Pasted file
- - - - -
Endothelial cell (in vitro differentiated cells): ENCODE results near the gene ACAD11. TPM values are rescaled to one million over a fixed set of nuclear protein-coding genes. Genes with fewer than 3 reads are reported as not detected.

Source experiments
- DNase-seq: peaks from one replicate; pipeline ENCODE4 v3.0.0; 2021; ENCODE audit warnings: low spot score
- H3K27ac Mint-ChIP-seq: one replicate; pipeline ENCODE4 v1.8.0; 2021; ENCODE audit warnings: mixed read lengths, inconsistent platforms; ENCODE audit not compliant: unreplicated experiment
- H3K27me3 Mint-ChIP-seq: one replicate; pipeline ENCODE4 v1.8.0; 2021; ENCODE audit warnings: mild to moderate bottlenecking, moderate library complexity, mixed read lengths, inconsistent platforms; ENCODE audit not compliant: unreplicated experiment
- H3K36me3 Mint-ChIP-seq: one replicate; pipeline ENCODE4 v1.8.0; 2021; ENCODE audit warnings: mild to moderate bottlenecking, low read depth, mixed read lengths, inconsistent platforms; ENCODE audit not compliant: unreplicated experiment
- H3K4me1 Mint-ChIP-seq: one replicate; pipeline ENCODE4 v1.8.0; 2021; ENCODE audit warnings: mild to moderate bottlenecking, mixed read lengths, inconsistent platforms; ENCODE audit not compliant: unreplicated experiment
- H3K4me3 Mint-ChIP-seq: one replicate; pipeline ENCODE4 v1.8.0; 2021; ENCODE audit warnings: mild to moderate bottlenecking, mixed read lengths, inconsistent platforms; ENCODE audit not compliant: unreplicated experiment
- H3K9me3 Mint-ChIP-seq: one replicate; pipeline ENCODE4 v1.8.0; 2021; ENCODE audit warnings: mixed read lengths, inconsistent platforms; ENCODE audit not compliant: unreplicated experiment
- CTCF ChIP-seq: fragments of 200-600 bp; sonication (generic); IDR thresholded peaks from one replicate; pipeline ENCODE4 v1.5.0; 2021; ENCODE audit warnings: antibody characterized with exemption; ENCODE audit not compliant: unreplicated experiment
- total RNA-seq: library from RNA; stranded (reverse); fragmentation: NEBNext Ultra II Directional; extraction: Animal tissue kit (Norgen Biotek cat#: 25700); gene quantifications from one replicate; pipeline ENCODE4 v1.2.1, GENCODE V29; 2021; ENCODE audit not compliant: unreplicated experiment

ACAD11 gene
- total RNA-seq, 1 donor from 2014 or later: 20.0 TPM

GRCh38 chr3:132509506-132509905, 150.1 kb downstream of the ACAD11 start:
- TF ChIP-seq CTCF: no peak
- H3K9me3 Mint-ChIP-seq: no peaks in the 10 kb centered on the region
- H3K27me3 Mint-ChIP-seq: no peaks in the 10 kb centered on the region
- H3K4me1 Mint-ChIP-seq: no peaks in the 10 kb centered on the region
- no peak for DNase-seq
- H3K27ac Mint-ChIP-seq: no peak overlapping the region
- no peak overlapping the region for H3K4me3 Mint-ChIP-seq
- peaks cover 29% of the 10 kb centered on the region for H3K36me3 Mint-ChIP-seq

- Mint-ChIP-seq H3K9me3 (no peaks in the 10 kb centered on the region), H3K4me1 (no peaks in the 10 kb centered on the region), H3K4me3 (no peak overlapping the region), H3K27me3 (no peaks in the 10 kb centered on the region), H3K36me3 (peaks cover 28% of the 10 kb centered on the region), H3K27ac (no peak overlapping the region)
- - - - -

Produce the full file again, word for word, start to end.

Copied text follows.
Endothelial cell (in vitro differentiated cells): ENCODE results near the gene ACAD11. TPM values are rescaled to one million over a fixed set of nuclear protein-coding genes. Genes with fewer than 3 reads are reported as not detected.

Source experiments
- DNase-seq: peaks from one replicate; pipeline ENCODE4 v3.0.0; 2021; ENCODE audit warnings: low spot score
- H3K27ac Mint-ChIP-seq: one replicate; pipeline ENCODE4 v1.8.0; 2021; ENCODE audit warnings: mixed read lengths, inconsistent platforms; ENCODE audit not compliant: unreplicated experiment
- H3K27me3 Mint-ChIP-seq: one replicate; pipeline ENCODE4 v1.8.0; 2021; ENCODE audit warnings: mild to moderate bottlenecking, moderate library complexity, mixed read lengths, inconsistent platforms; ENCODE audit not compliant: unreplicated experiment
- H3K36me3 Mint-ChIP-seq: one replicate; pipeline ENCODE4 v1.8.0; 2021; ENCODE audit warnings: mild to moderate bottlenecking, low read depth, mixed read lengths, inconsistent platforms; ENCODE audit not compliant: unreplicated experiment
- H3K4me1 Mint-ChIP-seq: one replicate; pipeline ENCODE4 v1.8.0; 2021; ENCODE audit warnings: mild to moderate bottlenecking, mixed read lengths, inconsistent platforms; ENCODE audit not compliant: unreplicated experiment
- H3K4me3 Mint-ChIP-seq: one replicate; pipeline ENCODE4 v1.8.0; 2021; ENCODE audit warnings: mild to moderate bottlenecking, mixed read lengths, inconsistent platforms; ENCODE audit not compliant: unreplicated experiment
- H3K9me3 Mint-ChIP-seq: one replicate; pipeline ENCODE4 v1.8.0; 2021; ENCODE audit warnings: mixed read lengths, inconsistent platforms; ENCODE audit not compliant: unreplicated experiment
- CTCF ChIP-seq: fragments of 200-600 bp; sonication (generic); IDR thresholded peaks from one replicate; pipeline ENCODE4 v1.5.0; 2021; ENCODE audit warnings: antibody characterized with exemption; ENCODE audit not compliant: unreplicated experiment
- total RNA-seq: library from RNA; stranded (reverse); fragmentation: NEBNext Ultra II Directional; extraction: Animal tissue kit (Norgen Biotek cat#: 25700); gene quantifications from one replicate; pipeline ENCODE4 v1.2.1, GENCODE V29; 2021; ENCODE audit not compliant: unreplicated experiment

ACAD11 gene
- total RNA-seq, 1 donor from 2014 or later: 20.0 TPM

GRCh38 chr3:132509506-132509905, 150.1 kb downstream of the ACAD11 start:
- TF ChIP-seq CTCF: no peak
- H3K9me3 Mint-ChIP-seq: no peaks in the 10 kb centered on the region
- H3K27me3 Mint-ChIP-seq: no peaks in the 10 kb centered on the region
- H3K4me1 Mint-ChIP-seq: no peaks in the 10 kb centered on the region
- no peak for DNase-seq
- H3K27ac Mint-ChIP-seq: no peak overlapping the region
- no peak overlapping the region for H3K4me3 Mint-ChIP-seq
- peaks cover 29% of the 10 kb centered on the region for H3K36me3 Mint-ChIP-seq

- Mint-ChIP-seq H3K9me3 (no peaks in the 10 kb centered on the region), H3K4me1 (no peaks in the 10 kb centered on the region), H3K4me3 (no peak overlapping the region), H3K27me3 (no peaks in the 10 kb centered on the region), H3K36me3 (peaks cover 28% of the 10 kb centered on the region), H3K27ac (no peak overlapping the region)